Monthly Archives: November 2016

Oobleck!

During experiment week this one was a hit! The objective was initially to have the kids walk on water. Due to the limited supply of corn starch we did this experiment in a bowl rather than our kiddie pool. 
Here’s what you need:
Corn starch
Water
Measuring cup
Food Coloring
Extras:
Shower curtain (for easy clean up)
Ball and car to explore how they react to the oobleck. 

This recipe is simple 2 parts corn starch one part water. The kids loved exploring to see the progression of consistency. Its extremely messy so here is a teaching hack I have learned. When doing messy learning I tack the curtain or table cloth to my tile floor using my hot glue gun.  
You’re welcome.
The kids had a lot of fun discovering how this liquid behaves (at times) like a solid. They were covered in oobleck by the time we were done. I let them play with it after our official lesson so they could mix various colors. 

Here are some questions and discussion points. 
1. What are the stages of matter? (We focused on three rather than five)
2. What stage is this in?
3. How does each stage behave? 
4. How do you know something is a gas? A liquid? A solid?

Apple Walnut Sticky Buns


Ingredients

Dough:
1/4 -ounce package yeast
1/2 cup warm water
1/2 cup scalded milk
1/4 cup sugar
1/3 cup butter or shortening
1 teaspoon salt
1 egg
3 1/2 to 4 cups all-purpose flour

Filling:
1/2 cup melted butter, plus more for pan
3/4 cup sugar, plus more for pan
2 tablespoons ground cinnamon
3/4 cup raisins, walnuts, or pecans, optional

Glaze:
½ cup butter
1/2 cup packed brown sugar
1 Granny Smith apple chopped                                                                                                 
½ cup chopped walnuts

Directions
Heat oven to 350 degrees F.


In a small bowl, dissolve yeast in warm water and set aside. In a large bowl mix milk, sugar, melted butter, salt and egg. Add 2 cups of flour and mix until smooth. Add yeast mixture. Mix in remaining flour until dough is easy to handle. Knead dough on lightly floured surface for 5 to 10 minutes. Place in well-greased bowl, cover and let rise until doubled in size, usually 1 to 1 1/2 hours.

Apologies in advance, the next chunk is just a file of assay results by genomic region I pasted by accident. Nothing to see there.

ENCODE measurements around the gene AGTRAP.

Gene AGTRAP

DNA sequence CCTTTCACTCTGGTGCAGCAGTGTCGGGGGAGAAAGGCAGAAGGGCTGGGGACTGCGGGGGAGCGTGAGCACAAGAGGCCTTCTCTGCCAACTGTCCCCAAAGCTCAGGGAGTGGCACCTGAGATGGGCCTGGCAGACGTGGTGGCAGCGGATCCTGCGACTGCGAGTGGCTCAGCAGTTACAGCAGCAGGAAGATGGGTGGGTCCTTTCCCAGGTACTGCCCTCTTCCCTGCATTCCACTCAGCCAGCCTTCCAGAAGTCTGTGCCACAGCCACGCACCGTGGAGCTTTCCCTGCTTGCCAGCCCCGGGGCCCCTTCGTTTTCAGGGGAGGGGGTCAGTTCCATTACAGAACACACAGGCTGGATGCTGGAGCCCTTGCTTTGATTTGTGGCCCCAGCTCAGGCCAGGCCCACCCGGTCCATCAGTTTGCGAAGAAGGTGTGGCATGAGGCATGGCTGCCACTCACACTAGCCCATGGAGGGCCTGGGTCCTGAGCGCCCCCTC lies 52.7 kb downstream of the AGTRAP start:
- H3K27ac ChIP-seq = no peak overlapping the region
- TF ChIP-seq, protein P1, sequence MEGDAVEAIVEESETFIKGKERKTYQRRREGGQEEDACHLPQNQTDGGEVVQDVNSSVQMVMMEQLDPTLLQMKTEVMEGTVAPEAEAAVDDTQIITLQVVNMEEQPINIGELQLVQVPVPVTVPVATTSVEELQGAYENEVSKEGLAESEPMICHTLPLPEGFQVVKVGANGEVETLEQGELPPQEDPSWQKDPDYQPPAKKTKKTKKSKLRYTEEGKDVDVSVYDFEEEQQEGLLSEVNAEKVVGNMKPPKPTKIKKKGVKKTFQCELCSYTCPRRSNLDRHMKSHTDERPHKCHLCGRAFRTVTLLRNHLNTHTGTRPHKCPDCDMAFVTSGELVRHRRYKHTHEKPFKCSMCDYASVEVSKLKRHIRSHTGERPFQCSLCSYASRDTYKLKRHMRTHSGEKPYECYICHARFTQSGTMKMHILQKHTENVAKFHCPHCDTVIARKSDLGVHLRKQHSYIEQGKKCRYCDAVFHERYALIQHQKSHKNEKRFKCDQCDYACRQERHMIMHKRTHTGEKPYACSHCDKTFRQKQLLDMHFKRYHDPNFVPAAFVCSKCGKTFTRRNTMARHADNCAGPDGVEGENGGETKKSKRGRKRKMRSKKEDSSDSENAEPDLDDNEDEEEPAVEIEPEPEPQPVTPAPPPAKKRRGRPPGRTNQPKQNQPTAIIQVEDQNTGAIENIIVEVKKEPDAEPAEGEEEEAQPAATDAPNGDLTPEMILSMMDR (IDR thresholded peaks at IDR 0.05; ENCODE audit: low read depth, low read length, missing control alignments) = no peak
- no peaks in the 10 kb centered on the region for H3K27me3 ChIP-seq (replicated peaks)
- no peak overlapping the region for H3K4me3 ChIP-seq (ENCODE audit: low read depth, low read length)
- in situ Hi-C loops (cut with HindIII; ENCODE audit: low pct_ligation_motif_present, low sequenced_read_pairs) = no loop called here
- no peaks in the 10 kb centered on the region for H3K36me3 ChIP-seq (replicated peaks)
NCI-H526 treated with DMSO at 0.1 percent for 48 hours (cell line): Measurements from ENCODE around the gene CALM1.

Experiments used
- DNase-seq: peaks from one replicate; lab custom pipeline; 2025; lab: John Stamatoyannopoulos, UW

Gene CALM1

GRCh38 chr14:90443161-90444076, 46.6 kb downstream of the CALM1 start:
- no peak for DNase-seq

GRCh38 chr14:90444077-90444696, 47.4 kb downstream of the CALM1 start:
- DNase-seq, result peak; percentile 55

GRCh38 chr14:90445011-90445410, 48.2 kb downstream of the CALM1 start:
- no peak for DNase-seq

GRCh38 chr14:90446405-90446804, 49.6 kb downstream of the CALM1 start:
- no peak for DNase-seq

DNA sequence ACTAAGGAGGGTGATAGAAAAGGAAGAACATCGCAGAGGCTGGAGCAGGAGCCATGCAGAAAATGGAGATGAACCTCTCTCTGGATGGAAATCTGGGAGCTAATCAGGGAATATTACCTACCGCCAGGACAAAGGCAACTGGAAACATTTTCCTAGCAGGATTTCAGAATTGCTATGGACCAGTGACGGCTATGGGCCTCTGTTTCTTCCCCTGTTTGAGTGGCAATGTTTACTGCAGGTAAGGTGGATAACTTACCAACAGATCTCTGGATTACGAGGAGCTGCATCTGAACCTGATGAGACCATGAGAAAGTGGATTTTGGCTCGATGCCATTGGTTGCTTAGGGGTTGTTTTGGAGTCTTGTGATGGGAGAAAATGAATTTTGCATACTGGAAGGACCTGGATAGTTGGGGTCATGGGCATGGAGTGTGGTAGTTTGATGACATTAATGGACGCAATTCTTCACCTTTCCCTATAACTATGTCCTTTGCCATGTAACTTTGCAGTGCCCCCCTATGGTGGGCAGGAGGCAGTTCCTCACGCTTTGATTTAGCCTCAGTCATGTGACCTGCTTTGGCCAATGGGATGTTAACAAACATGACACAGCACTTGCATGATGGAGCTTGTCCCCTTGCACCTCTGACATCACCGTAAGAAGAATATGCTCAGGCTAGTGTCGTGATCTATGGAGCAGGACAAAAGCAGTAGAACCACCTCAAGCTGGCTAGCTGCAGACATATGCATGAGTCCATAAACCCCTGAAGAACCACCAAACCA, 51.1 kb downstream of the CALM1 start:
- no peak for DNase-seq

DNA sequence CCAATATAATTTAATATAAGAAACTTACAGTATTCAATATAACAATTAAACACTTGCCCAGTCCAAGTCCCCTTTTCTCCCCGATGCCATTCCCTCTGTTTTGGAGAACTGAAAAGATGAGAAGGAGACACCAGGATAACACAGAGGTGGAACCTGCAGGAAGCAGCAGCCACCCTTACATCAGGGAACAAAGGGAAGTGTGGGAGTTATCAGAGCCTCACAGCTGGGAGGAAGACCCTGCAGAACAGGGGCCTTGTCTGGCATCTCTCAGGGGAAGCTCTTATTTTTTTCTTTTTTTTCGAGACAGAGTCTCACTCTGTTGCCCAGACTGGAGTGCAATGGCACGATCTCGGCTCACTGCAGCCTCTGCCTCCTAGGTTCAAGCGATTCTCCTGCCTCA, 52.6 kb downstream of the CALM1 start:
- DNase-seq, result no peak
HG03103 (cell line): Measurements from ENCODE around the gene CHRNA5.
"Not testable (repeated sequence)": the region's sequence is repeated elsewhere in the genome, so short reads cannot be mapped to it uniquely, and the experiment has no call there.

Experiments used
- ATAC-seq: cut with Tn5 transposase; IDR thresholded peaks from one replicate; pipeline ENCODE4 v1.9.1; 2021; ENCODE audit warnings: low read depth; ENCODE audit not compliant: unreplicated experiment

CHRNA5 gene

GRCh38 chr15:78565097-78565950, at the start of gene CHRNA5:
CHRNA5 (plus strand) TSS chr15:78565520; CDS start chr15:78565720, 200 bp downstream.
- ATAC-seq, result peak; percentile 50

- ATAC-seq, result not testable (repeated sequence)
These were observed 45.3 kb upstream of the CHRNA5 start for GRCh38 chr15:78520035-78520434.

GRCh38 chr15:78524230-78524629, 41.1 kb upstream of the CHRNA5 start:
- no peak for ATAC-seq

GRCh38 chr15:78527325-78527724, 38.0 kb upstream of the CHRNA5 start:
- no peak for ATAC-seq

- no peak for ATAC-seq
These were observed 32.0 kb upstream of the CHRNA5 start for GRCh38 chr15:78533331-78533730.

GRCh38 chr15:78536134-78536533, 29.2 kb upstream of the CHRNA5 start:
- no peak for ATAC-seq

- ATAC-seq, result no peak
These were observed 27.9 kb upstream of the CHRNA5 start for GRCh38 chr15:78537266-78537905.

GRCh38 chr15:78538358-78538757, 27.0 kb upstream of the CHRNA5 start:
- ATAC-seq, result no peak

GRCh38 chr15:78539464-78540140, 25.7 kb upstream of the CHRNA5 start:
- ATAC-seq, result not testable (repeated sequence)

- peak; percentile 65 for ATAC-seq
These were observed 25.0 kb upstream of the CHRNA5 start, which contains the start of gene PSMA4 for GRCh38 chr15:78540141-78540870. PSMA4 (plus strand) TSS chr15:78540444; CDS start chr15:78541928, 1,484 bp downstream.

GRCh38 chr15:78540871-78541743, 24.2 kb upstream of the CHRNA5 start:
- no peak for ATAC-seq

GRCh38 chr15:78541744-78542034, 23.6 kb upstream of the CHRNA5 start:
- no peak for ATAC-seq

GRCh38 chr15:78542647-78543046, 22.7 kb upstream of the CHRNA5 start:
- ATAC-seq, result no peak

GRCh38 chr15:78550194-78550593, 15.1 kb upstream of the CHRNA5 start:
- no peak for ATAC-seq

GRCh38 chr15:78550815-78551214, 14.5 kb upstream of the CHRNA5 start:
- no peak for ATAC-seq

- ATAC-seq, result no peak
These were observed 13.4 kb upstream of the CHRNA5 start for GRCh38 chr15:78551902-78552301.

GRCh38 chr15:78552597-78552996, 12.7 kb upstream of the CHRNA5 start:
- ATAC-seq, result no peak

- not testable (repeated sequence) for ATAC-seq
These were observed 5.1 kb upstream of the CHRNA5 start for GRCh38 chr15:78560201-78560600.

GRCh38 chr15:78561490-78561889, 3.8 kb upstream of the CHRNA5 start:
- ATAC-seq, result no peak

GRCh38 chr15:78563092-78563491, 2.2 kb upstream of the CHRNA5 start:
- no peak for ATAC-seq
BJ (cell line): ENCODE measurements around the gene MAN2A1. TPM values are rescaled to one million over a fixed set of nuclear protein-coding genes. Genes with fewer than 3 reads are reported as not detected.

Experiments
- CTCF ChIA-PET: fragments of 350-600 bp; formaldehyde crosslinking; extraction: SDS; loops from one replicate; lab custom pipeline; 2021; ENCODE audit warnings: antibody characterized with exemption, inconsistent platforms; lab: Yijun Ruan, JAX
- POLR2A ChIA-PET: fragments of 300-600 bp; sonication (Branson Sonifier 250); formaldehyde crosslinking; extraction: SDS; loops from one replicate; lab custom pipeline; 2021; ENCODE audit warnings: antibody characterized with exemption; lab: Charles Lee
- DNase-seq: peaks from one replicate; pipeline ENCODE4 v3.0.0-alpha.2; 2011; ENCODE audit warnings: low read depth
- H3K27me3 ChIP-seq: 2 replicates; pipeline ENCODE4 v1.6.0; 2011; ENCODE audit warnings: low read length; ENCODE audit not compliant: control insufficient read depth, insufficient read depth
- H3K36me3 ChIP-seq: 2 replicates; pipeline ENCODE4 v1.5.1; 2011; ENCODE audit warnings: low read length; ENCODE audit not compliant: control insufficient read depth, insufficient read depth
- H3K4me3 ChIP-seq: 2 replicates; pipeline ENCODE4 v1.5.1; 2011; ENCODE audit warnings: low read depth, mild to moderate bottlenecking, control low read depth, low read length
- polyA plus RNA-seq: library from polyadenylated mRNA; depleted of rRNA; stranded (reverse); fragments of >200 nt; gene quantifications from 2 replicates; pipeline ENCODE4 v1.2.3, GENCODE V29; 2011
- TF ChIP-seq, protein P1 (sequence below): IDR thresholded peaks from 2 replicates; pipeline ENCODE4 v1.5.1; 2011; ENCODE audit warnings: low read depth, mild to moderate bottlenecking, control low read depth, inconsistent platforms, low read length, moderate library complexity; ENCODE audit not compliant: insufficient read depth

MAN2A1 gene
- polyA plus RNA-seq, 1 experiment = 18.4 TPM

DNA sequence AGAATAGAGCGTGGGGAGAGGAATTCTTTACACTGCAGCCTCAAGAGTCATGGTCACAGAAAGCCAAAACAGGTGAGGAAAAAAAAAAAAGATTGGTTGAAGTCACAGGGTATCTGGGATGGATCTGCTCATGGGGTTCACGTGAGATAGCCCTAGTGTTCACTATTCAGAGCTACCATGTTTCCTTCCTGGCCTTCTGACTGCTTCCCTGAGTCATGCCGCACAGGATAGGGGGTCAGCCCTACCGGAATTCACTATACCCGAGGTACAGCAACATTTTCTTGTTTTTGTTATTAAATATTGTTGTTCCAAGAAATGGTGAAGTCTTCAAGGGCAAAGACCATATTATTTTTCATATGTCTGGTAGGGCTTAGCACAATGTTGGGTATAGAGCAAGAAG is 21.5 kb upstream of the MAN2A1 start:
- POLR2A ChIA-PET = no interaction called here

While the dough is rising. Place chopped apples in a sauce pan over medium heat. Add apples, butter, and cinnamon. Cook until sugar is dissolved and apples are soft. Add chopped walnuts. Stir well and place in a 9×13 baking dish.

Once dough is doubled in size, punch down dough. Roll out on a floured surface into a 15 by 9-inch rectangle. Spread melted butter all over dough. Mix sugar and cinnamon and sprinkle over buttered dough. Sprinkle with walnuts, pecans, or raisins if desired. Beginning at the 15-inch side, role up dough and pinch edge together to seal. Cut with a serrated knife into 12 to 15 slices. Place into pan cut side down.
Place cinnamon roll slices close together in the pan and let rise until dough is doubled, about 45 minutes. Bake for about 30 minutes or until nicely browned.

Remove from oven and immediately flip onto a serving dish. Allow to cool a few minutes and serve while still warm.

Raw Key Lime Pie

Crust:
½ Cup shredded unsweetened coconut
1 cup date honey
1 cup walnuts
  Filling:
1 cup raw cashews, soaked for 4-6 hours (or overnight), then drained
 3/4 cup full fat coconut milk, well shaken
1/4 cup coconut oil, melted
 3-4 large limes or 6-7 key limes (1 Tbsp zest, 1/2 cup juice)
  1/2 cup date honey (depending on preferred sweetness)
Crust Instructions
1    1.    Combine coconut and walnuts to a blender or food processor and pulse until well mixed.
2    2.    Place mixture in bowl and add date honey.
3    3.    Press mixture evenly into a pie pan and place in freezer


Filling Instructions

1.  Add all filling ingredients to a blender and blend on high (or liquefy) until creamy and         smooth. Taste and adjust flavor as needed, adding more lime zest/juice for more tart, or more agave for added sweetness.
2. Pour over frozen pie crust
3. Freeze for 2-4 hours or until firm. Remove from the freezer for 10-15 minutes to thaw before serving. Will keep covered in the freezer for up to 2 weeks.


DIY Bath Bombs for Kids

This past week was dubbed “Experiment Week”. Day 1 was DIY Bath Bombs. 
Here is what you need:
 Empty Christmas Ornament or a Bath Bomb mold
 1 Cup Baking Soda
 3/4 Cup Epson Salt (Blended until its a fine powder)